Teaching in Hunan

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For the past three weeks, I was away from Wudangshan, teaching a summer program for kids at a new Wudang Kungfu school. My younger kungfu brother’s new school is located in Yiyang city, in Hunan province. The summer program is a 40 day session, but because I am still a student and need to continue to work on my own kungfu, my classmate and I agreed to split the time in half. I did the first three weeks, he will do the next three weeks.

It was a pretty interesting experience. Over the last few years I have settled into the rhythm of life in Wudang, where we have a nice expat community to take the edge off of the culture shock of living in China. This assignment in Hunan was my longest period spent alone exposed to China. For three weeks, I saw no foreigners, I had no fluent English conversations, and I had to try to be comfortable with Chinese culture in all its unblunted glory. To make matters worse, Yiyang’s local dialect is completely incomprehensible to me, and colors the local’s Mandarin so strangely that even that is painfully difficult for me converse in.

The teaching itself was fine. I taught basic kungfu and English to a group of ten kids ages 8-11 for four hours a day six days a week. I am growing more and more comfortable as a teacher, though starting out with a fresh batch of students is always hard. They have no experienced students for role models to imitate. Every detail of training and behavior that is so ingrained in me requires real effort to remember to explain them. For example, being ready for class. Often we would start class, and the kids would still be in denim shorts (to tight to stretch or kick in) with no shoes on, and have not eaten breakfast though they had been sitting around for an hour previous doing nothing. In Wudang, the standard is set and understood, that when class starts, you must be ready to train and if you are not you must live with the discomfort. To have to step back and teach that surprised me. This is something that the kids’ parents need to understand as well, but communicating with the adults was difficult for its own reasons.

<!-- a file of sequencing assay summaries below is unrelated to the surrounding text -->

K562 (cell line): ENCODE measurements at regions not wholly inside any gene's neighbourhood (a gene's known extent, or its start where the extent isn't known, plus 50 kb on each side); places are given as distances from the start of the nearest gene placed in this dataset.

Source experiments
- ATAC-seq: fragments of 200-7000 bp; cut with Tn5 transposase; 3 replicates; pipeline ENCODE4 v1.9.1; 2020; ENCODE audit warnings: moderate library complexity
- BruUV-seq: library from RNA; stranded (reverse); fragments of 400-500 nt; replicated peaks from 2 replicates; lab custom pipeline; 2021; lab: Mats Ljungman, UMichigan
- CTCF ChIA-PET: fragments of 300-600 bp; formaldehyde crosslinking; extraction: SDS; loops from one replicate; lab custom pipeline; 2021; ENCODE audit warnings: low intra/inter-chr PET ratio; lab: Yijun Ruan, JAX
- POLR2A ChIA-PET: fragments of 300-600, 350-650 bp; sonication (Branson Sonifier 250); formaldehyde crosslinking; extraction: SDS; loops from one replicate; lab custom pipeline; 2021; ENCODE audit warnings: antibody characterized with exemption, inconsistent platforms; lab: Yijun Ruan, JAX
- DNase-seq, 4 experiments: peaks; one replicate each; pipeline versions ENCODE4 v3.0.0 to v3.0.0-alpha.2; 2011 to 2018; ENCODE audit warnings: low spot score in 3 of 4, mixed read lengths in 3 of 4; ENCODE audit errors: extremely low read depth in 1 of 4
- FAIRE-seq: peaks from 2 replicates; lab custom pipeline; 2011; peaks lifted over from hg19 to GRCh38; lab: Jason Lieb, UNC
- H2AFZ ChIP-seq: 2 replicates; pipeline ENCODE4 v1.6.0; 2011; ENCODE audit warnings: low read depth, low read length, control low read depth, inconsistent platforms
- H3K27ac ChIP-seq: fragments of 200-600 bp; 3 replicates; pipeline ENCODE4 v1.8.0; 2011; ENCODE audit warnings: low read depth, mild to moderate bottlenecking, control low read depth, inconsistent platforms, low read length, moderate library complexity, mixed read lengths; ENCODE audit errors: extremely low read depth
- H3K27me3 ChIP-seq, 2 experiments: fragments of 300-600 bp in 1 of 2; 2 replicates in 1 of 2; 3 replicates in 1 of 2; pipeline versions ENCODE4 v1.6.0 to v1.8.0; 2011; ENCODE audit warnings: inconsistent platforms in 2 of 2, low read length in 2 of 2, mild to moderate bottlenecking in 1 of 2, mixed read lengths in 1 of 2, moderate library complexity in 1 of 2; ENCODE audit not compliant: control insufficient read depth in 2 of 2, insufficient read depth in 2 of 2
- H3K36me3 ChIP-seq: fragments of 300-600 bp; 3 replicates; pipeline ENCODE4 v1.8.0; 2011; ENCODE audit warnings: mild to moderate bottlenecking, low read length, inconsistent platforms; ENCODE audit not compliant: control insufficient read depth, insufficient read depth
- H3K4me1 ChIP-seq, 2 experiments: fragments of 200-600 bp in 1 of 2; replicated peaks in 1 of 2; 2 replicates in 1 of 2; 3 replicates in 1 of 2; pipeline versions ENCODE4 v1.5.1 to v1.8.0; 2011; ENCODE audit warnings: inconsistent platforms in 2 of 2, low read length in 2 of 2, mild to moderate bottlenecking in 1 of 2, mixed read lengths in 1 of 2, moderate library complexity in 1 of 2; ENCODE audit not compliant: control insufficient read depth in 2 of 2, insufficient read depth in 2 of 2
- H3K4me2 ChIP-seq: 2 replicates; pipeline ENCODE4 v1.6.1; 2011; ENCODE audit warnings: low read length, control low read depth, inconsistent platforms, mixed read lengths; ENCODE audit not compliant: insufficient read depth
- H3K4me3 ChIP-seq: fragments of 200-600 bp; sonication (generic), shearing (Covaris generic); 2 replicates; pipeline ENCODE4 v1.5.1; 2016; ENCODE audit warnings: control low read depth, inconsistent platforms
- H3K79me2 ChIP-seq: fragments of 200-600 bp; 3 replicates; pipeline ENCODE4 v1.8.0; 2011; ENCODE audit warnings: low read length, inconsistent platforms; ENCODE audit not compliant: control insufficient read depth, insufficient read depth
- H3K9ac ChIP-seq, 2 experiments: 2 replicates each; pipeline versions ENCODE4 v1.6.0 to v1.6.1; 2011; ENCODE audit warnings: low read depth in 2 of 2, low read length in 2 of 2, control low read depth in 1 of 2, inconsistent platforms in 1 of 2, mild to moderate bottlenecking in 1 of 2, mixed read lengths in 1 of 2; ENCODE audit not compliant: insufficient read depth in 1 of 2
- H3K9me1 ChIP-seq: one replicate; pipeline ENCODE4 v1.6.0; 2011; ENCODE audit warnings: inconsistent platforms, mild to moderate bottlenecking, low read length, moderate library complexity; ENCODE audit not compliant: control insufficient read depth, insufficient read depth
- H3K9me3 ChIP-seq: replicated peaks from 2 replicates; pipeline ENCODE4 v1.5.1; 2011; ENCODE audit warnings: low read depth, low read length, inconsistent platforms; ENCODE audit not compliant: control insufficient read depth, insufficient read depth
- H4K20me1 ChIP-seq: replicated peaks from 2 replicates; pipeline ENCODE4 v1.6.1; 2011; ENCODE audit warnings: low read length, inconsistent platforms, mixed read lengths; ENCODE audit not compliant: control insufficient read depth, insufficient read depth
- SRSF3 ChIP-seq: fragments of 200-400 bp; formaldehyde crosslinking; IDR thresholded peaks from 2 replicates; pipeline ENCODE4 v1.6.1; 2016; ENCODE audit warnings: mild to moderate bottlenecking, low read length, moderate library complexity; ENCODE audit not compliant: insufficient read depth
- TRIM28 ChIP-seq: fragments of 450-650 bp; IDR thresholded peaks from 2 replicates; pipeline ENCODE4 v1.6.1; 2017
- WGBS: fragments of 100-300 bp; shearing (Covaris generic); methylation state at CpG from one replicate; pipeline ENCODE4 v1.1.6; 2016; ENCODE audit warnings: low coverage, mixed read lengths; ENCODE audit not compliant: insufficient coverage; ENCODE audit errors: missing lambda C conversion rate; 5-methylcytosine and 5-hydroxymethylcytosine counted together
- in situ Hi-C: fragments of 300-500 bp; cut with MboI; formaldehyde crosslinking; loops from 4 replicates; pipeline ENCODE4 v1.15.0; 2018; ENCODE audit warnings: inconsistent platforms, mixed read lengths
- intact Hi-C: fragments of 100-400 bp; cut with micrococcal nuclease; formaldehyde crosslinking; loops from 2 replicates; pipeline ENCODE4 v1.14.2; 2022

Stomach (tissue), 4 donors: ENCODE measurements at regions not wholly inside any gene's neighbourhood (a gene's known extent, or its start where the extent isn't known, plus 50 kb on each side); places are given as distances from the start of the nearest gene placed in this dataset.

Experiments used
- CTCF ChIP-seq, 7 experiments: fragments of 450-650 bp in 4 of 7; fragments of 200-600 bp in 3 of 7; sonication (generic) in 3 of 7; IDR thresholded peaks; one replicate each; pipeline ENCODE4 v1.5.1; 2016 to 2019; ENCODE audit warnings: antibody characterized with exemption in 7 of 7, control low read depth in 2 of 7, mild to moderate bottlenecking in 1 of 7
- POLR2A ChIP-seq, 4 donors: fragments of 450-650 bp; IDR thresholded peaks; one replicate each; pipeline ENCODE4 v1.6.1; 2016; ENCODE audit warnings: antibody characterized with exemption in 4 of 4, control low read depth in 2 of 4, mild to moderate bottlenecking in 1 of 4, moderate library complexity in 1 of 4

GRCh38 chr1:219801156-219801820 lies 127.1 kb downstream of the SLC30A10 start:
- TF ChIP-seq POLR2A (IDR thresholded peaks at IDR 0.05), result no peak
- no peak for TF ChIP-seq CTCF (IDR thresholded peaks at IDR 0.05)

Honestly, all my biggest problems were with the adults I dealt with down in Hunan. In my observation, mainstream Chinese culture seems at times to revolve around gaining face by pushing food, drink, and other indulgences on other people to demonstrate your own generosity and express your affection for them. The aspect of Chinese culture that I am studying, kungfu and Daoism, is much more healthy, restrained,  and disciplined. As a foreigner, it seemed impossible for me to make the adults I met appreciate these qualities in the way they treated me or the way they approached their children’s studies. I constantly walked a line, trying to be friendly and help promote the fledgling school, and still trying to avoid all the cigarettes, beer, rich food, and excess that was so insistently thrust at me.

As I re-read what I have written, I think it is funny that an American is complaining about the excesses of Chinese people, American life being what it is. What can I say, it’s the kungfu talking 🙂

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